League-wide Trends: With a little under a month’s worth of baseball played in NPB a couple of league-wide trends have started to emerge. The imposition of the three and a half rule for the season has greatly increased the number of ties in baseball. Last year, the Central League had 7 games end in a tie, this year there have already been 5 games that have ended in a tie. We’ll see how ties affect the standings at the end of the year. It’ll also be interesting to see if teams begin to employ stalling tactics to preserve ties so they don’t lose.

The introduction of a unified baseball in NPB is also being attributed with a league-wide drop in ERA. The Swallows team ERA currently stands at 3.25, below the 3.85 they recorded for the 2010 season. Every team (even the BayStars) currently has a lower team ERA than that of the previous year. We’ll see if this trend continues as the season heads into the hot summer. If this trend continues it certainly favors teams with strong pitching and good contact hitting like the Swallows, at the expense bashers like the Giants.

Quo Vadimus: The Swallows will face the Dragons as the away team on Tuesday and Wednesday at Kanazawa and Toyama. After an off-day on Thursday the Birds will travel to Yokohama to play the BayStars. The Swallows owe their current standing in large part to the 5-1 record they hold against the Dragons this season. The Swallows will probably face the same pitchers they faced last Tuesday and Wednesday when they faced the Dragons at Jingu, which means they will get to avoid a rematch with Yoshimi, who handed the Birds their only loss against the Dragons this year. After going 1-2 against the Swallows last week, the Dragons went 1-2 against the Giants at home. Like the Swallows’ series, the Dragons dropped the first two games before taking game 3 when their offense came alive.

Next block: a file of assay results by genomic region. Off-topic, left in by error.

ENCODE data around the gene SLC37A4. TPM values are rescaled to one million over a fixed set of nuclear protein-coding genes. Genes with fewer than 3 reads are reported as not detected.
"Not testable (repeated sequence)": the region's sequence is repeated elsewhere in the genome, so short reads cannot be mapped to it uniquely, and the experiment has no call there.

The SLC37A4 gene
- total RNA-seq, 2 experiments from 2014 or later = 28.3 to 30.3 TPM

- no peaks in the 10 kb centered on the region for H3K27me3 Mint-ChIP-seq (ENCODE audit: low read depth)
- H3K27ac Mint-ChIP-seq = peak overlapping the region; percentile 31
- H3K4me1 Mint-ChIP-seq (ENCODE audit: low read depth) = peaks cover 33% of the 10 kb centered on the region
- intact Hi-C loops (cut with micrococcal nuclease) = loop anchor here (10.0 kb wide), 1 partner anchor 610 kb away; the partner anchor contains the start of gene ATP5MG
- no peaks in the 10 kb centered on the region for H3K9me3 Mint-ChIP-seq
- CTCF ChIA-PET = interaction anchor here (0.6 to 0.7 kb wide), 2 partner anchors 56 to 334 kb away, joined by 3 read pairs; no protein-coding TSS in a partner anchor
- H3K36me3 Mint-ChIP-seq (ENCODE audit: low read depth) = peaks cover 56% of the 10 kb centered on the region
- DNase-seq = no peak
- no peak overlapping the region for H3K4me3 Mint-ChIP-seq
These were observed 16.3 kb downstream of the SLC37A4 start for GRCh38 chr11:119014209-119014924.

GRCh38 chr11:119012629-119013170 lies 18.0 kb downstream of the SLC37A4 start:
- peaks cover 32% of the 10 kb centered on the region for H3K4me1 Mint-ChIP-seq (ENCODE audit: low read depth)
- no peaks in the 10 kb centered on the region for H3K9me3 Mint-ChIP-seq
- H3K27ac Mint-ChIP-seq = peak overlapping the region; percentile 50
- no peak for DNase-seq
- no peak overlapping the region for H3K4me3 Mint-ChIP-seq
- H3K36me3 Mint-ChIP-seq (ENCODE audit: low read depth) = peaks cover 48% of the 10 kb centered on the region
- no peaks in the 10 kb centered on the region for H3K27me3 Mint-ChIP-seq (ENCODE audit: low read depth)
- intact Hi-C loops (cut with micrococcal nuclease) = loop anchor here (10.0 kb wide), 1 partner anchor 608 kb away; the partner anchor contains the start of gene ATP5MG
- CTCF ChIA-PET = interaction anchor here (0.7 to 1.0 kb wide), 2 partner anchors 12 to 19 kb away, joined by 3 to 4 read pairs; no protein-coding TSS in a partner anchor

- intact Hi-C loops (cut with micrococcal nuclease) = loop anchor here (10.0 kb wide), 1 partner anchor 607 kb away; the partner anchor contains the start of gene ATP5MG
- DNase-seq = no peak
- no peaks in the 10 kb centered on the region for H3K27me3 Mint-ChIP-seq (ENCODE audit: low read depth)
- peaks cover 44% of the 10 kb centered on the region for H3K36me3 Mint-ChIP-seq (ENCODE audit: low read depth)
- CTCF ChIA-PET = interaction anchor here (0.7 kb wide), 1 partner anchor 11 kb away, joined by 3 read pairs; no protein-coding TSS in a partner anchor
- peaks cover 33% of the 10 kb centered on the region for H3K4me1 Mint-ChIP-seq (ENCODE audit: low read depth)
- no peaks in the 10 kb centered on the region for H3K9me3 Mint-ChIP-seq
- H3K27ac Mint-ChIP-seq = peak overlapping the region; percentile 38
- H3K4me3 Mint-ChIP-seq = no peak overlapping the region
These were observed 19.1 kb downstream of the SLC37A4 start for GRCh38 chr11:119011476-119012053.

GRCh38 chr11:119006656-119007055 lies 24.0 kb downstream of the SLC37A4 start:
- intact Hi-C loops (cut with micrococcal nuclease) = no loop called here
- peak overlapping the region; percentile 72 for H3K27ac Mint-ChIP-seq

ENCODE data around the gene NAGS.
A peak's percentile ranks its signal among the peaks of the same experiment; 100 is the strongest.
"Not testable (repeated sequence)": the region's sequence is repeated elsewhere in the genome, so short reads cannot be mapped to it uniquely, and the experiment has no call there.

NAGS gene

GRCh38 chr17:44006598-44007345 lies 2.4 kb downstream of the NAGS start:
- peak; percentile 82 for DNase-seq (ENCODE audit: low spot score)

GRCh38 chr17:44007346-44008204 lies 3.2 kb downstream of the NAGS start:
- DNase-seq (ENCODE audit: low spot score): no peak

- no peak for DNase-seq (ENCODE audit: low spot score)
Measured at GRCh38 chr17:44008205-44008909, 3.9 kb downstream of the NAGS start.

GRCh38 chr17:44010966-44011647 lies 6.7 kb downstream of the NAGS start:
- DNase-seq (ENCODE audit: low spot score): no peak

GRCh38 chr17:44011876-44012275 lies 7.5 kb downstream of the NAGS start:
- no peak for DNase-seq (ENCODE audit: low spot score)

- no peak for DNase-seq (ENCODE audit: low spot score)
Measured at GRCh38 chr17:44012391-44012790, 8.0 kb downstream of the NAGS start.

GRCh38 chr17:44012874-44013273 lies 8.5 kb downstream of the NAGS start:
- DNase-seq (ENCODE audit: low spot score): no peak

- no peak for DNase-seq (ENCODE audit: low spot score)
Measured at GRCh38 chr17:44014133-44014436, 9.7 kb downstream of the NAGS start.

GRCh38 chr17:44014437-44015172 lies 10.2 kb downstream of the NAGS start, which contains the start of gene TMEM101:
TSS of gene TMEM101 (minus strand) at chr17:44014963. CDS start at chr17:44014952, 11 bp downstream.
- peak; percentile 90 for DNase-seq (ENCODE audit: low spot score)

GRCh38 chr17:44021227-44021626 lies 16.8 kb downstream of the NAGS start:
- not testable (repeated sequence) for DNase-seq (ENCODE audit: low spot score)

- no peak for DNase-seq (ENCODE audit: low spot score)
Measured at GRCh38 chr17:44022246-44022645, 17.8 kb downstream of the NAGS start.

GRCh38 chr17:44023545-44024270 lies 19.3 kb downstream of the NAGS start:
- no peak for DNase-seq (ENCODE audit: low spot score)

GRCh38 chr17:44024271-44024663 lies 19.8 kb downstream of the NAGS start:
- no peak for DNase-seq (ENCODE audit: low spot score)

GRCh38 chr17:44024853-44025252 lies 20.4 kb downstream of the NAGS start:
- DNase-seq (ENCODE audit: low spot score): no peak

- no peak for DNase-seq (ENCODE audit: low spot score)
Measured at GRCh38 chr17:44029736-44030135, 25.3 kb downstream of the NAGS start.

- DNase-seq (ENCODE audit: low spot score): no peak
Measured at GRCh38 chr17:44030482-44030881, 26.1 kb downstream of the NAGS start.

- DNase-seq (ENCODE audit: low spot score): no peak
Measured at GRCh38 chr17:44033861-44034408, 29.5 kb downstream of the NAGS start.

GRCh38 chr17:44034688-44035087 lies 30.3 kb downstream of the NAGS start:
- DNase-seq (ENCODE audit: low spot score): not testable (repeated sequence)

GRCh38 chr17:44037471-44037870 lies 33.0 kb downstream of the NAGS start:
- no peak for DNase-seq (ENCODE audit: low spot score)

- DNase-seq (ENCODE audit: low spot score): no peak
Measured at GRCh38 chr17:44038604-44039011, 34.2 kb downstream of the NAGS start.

The Swallows will be making their first trip to Yokohama this season, and will be facing the BayStars for the first time since the first week of the season. The teams split the first 3 games series at Jingu 1-1-1. Since then the BayStars fell back down to their perennial spot at the bottom of the league table, but are just coming off a 3 game sweep of the Tigers. It was the first 3 game sweep for the BayStars since July 2009. The Stars have also been quite strong at home getting 6 of their 9 wins at home. As usual, the BayStars’ pitching has been horrible but their bats, lead by former Montreal Expo Terrmel Sledge has been above average. That being said, if the Swallows aren’t able to take this series even with the bottom of our rotation, we should be very disappointed and worried.

This week will be the last week of Central League action before the Interleague season starts.

About Kozo Ota

Kozo Ota is a third-generation Swallows fan that grew up on Montreal Expos baseball. (You can read more about that here.) When he’s not at Jingu, he works as a freelance translator/interpreter to make enough money to go to Jingu. You can find random posts by Kozo on Google+ and Twitter.

  • Nakazawa is recovering from injury right? Maybe he’s not fully healed yet.

    Haha, even the BayStars. And an Expo reference yeah!

    • Kozo

      Is he? Nakazawa has been pitching regularly at Toda since the beginning of the season. He’s just not pitched particularly well at the top level after his solid last season.

      I think Sledge and Ohka (also a BayStar) are the only players left in NPB that have played in blue pinstripes. Gotta keep the memory alive!

  • Kozo

    Speaking of reliever fatigue, Yokohama’s Ejiri has appeared in 18 of the BayStars’ 24 games.

  • yeah, i was shocked to see the numbers on tv last night.